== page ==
A maiko is generally a woman between the ages of 15 and 20 before becoming a geiko, and is considered to be a part of culture and tradition unique to Kyoto. A maiko is trained as an apprentice of geiko for about five years between the ages of 15 and 20, after which she may becomes a geiko. A maiko’s job is to enliven a banquet by performing arts such as singing and dancing in the Gion area of Kyoto and other Hanamachi districts.
Geiko is sometimes called “geisha” outside of Kyoto. Geisha and geiko are the same thing, they are just called differently depending on the regions.
You can distinguish a maiko from a geiko by their appearance.
A geiko wears regular kimono of chic colors such as black and dark blue. A maiko wears a long furisode kimono in colors such as pale pink.
Maiko walk in “pokkuri,” which are about 10 cm high, while geiko wear regular Japanese traditional “zori” sandals. If you see a maiko and geiko walking side by side with, you will notice that the maiko will appear much taller than the geiko.
A geiko’s hair is either a full wig with no ornamentation or a wig with a simple comb such as tortoiseshell.
A maiko wears her hair tied up with her natural hair and a gorgeous hairpin, so if you were to walk through Kyoto’s Hanamachi (leisure) district, you would instantly recognize a maiko. Maiko also wears a number of gorgeous hairpins to give a childlike impression.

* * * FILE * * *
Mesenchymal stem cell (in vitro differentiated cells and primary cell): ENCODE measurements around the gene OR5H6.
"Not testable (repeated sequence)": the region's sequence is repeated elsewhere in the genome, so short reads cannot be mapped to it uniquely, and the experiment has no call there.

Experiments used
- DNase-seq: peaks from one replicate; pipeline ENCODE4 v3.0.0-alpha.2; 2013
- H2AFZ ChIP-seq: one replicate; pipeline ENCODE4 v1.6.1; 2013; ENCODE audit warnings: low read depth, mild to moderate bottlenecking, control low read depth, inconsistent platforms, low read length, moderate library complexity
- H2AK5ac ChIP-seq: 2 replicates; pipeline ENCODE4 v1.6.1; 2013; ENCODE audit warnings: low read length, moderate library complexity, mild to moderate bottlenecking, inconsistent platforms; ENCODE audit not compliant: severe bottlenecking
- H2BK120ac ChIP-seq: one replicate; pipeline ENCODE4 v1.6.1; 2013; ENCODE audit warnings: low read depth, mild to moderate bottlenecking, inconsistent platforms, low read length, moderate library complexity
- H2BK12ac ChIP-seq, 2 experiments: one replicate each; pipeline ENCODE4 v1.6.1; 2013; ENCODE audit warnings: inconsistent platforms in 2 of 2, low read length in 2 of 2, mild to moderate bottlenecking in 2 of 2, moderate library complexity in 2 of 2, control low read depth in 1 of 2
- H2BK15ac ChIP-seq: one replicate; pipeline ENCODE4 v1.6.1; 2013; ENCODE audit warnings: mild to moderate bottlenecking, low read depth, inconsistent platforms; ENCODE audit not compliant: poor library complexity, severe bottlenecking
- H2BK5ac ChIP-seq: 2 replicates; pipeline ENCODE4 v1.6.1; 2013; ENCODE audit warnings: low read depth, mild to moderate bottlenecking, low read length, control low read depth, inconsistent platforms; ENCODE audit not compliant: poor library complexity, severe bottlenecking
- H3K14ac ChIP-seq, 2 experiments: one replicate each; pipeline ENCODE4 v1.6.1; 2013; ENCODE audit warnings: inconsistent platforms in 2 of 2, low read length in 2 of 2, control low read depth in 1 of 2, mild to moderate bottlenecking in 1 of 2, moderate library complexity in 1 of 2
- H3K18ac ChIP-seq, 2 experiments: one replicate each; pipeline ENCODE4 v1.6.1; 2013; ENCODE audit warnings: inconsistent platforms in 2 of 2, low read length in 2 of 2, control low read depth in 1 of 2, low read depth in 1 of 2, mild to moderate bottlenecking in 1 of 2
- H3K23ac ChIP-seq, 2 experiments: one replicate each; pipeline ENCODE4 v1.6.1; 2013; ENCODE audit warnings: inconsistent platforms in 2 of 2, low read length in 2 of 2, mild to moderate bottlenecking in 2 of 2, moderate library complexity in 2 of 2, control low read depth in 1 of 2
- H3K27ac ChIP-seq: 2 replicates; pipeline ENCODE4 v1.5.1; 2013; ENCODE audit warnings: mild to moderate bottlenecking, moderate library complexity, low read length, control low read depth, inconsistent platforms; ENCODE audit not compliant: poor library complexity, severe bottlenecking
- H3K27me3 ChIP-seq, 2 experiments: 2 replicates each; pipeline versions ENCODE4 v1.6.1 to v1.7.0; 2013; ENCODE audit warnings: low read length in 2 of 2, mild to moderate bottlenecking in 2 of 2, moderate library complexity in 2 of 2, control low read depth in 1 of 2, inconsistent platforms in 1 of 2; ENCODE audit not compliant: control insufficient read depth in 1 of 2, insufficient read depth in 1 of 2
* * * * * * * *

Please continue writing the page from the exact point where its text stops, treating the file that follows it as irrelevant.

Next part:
A maiko who wears her own hair must keep it long, but a geiko can keep her hair short.
Both maiko and geiko have the same basic job of enlivening the banquet, but the way they enliven the banquet is a little different. A maiko is in charge of booting the banquet mood, sometimes in a young and playful way. On the other hand, geiko is in charge of reading and moving the flow of the entire banquet.
During the five years of training as an apprentice, a maiko will learn dance, tea ceremony, and etiquette in banquets. Only after gaining experience while being an apprentice, a maiko can become a geiko.
They must have a proper understanding of the etiquette in the banquet and have special skills such as dancing and shamisen (musical instrument). A maiko working in Kyoto’s Hanamachi district decides for herself whether or not she will become a geiko before she turns 20 years old.
There is no age limit on how long one can remain a geiko. Since there is no age limit, unlike the case with maiko, which require childlike characteristics, one can be a geiko for as long as she likes.
While maiko are not paid as “wages” due to their apprenticeship status, geiko are able to earn wages and lead a self-supporting life.
A maiko lives in an Okiya (maiko house), which is both a training school and an office, where she learns singing, Japanese dance, shamisen, and other arts, and trains daily to become a geiko. Only after becoming a geiko, she will be paid for her services. After leaving the Okiya, a geiko must take personal responsibility for her own life and work.
Geiko/geisha is forced to stop working when she marries.